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Risk of amputation with canagliflozin across categories of age and cardiovascular risk in three US nationwide databases: cohort study.

OBJECTIVE: To estimate the rate of lower limb amputation among adults newly prescribed canagliflozin according to age and cardiovascular disease.

DESIGN: Population based, new user, cohort study.

DATA SOURCES: Two commercial and Medicare claims databases, 2013-17.

PARTICIPANTS: Patients newly prescribed canagliflozin were propensity score matched 1:1 with patients newly prescribed a glucagon-like peptide-1 (GLP-1) receptor agonist. Hazard ratios and rate differences per 1000 person years were computed for the rate of lower limb amputation in the following four groups: group 1, patients aged less than 65 years without baseline cardiovascular disease; group 2, patients aged less than 65 with baseline cardiovascular disease; group 3, patients aged 65 or older without baseline cardiovascular disease; group 4, patients aged 65 or older with baseline cardiovascular disease. Within each group, pooled hazard ratio and rate difference per 1000 person years were calculated by meta-analysis.

INTERVENTION: Canagliflozin versus a GLP-1 agonist.

MAIN OUTCOME MEASURES: Lower limb amputation requiring surgery.

RESULTS: Across the three databases, 310 840 propensity score matched adults who started canagliflozin or a GLP-1 agonist were identified. The hazard ratio and rate difference per 1000 person years for amputation in adults receiving canagliflozin compared with a GLP-1 agonist for each group was: group 1, hazard ratio 1.09 (95% confidence interval 0.83 to 1.43), rate difference 0.12 (-0.31 to 0.55); group 2, hazard ratio 1.18 (0.86 to 1.62), rate difference 1.06 (-1.77 to 3.89); group 3, hazard ratio 1.30 (0.52 to 3.26), rate difference 0.47 (-0.73 to 1.67); and group 4, hazard ratio 1.73 (1.30 to 2.29), rate difference 3.66 (1.74 to 5.59).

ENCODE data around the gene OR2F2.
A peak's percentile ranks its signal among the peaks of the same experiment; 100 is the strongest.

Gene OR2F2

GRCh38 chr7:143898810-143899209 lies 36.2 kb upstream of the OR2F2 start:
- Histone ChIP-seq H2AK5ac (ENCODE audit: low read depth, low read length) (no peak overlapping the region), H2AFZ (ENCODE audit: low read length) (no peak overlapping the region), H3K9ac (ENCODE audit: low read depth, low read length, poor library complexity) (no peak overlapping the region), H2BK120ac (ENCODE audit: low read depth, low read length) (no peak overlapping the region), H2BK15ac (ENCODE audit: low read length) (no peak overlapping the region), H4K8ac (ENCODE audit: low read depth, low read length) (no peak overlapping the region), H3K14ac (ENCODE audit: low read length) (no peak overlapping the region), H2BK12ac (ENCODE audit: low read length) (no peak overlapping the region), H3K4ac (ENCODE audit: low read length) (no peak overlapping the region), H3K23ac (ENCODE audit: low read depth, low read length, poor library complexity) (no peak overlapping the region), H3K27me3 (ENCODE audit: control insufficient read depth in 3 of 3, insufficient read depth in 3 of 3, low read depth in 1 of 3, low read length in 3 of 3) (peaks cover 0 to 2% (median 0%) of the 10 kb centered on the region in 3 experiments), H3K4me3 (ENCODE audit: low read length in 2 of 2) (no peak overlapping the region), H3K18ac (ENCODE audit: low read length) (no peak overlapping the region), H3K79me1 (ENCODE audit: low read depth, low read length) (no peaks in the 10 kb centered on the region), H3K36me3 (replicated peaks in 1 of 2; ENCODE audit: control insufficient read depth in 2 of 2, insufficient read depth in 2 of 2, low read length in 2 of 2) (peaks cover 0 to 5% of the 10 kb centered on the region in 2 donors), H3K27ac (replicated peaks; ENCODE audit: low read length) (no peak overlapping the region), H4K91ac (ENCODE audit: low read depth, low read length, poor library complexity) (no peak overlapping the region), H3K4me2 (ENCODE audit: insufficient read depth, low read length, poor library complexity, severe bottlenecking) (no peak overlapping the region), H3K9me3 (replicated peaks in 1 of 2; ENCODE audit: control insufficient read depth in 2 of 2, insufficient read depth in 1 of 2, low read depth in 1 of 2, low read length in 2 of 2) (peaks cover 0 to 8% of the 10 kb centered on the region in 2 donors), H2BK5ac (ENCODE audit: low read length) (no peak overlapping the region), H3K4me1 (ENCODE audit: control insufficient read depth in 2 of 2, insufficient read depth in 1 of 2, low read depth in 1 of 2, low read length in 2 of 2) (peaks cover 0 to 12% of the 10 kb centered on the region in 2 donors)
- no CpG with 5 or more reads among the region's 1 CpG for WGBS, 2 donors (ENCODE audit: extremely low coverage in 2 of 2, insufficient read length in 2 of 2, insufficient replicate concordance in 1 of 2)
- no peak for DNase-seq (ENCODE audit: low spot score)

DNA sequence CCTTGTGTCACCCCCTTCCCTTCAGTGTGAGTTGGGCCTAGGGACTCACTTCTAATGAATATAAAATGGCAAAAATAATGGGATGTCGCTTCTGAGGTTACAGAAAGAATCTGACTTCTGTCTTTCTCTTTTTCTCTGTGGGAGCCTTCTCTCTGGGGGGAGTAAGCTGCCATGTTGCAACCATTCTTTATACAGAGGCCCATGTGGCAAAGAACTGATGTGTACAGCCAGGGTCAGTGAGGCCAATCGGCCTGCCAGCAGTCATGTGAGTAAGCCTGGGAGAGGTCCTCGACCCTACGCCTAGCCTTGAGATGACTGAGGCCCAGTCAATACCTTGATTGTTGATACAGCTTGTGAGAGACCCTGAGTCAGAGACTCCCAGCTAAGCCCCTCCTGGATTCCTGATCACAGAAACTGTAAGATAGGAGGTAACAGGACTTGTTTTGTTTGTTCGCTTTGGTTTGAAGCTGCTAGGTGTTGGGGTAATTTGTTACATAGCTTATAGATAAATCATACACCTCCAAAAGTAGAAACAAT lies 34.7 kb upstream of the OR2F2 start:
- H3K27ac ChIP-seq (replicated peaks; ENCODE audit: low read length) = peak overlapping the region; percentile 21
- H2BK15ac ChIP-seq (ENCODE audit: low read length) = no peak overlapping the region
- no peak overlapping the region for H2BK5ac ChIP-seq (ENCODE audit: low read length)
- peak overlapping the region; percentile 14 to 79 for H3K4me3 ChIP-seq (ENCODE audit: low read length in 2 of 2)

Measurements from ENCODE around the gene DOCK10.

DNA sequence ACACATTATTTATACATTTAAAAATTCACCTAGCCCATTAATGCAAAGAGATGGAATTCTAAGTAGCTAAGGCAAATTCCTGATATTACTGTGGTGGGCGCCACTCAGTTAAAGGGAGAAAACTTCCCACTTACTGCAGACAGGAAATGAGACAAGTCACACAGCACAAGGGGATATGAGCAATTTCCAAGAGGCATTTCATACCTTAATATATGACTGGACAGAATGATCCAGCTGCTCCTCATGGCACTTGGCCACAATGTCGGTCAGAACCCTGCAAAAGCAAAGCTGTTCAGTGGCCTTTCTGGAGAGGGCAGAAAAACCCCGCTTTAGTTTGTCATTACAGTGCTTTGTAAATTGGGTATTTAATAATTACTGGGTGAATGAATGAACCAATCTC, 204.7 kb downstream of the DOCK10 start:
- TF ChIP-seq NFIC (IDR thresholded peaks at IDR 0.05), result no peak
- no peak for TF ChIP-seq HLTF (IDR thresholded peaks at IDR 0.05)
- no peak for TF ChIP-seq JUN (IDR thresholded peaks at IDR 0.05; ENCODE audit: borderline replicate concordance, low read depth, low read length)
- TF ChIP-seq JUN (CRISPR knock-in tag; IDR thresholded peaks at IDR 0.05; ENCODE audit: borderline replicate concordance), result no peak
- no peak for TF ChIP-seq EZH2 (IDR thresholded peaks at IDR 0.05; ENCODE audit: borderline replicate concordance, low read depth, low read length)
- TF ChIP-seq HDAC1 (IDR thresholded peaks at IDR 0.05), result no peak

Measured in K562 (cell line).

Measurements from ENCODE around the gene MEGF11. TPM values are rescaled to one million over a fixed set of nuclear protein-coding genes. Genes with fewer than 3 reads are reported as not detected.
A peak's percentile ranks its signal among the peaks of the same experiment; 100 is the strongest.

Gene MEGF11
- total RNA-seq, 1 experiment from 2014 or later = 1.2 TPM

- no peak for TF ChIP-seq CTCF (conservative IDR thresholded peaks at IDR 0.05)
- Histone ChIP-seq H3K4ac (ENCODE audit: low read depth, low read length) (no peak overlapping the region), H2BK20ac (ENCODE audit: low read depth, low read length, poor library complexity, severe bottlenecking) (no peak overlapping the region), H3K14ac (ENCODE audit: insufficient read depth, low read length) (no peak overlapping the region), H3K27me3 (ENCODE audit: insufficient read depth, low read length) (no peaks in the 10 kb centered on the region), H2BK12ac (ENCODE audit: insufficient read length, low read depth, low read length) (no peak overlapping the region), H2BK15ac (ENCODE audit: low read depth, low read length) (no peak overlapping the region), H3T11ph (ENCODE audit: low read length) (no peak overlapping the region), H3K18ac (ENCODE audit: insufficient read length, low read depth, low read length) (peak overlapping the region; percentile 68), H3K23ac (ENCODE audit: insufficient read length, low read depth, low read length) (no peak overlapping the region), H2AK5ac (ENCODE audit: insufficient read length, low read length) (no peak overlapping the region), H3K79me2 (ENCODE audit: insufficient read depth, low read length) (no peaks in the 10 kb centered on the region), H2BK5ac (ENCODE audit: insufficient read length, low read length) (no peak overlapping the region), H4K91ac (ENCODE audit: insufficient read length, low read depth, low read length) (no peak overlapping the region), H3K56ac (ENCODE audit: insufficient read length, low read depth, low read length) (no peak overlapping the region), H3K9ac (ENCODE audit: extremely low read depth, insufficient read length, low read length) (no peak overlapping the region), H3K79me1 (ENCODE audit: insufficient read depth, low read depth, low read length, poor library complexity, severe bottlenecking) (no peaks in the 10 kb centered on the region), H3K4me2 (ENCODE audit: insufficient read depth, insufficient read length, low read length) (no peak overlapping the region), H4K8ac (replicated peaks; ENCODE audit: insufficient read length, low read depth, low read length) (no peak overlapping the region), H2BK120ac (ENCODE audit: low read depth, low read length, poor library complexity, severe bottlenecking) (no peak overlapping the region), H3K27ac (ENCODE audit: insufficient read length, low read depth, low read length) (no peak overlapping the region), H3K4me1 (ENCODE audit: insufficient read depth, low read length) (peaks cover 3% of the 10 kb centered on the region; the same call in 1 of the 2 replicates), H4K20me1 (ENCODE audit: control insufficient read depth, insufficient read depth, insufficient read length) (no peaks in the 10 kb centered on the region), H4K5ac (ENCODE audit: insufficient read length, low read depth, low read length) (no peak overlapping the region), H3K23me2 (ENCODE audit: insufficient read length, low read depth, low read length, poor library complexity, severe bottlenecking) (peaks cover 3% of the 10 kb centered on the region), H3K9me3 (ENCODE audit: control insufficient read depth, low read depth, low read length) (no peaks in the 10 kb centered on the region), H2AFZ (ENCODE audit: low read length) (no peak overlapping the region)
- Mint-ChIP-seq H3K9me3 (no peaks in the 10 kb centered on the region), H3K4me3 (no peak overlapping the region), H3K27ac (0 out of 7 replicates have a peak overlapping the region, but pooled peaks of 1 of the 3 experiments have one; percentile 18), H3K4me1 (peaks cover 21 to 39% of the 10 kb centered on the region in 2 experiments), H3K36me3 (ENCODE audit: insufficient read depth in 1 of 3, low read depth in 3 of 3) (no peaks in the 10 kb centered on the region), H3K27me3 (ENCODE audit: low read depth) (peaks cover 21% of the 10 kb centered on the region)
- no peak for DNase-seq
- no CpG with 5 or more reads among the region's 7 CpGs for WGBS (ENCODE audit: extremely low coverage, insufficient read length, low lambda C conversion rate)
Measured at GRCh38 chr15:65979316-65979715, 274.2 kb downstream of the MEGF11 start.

CONCLUSIONS: The increase in rate of amputation with canagliflozin was small and most apparent on an absolute scale for adults aged 65 or older with baseline cardiovascular disease, resulting in a number needed to treat for an additional harmful outcome of 556 patients at six months (that is, 18 more amputations per 10 000 people who received canagliflozin). These results help to contextualize the risk of amputation with canagliflozin in routine care.

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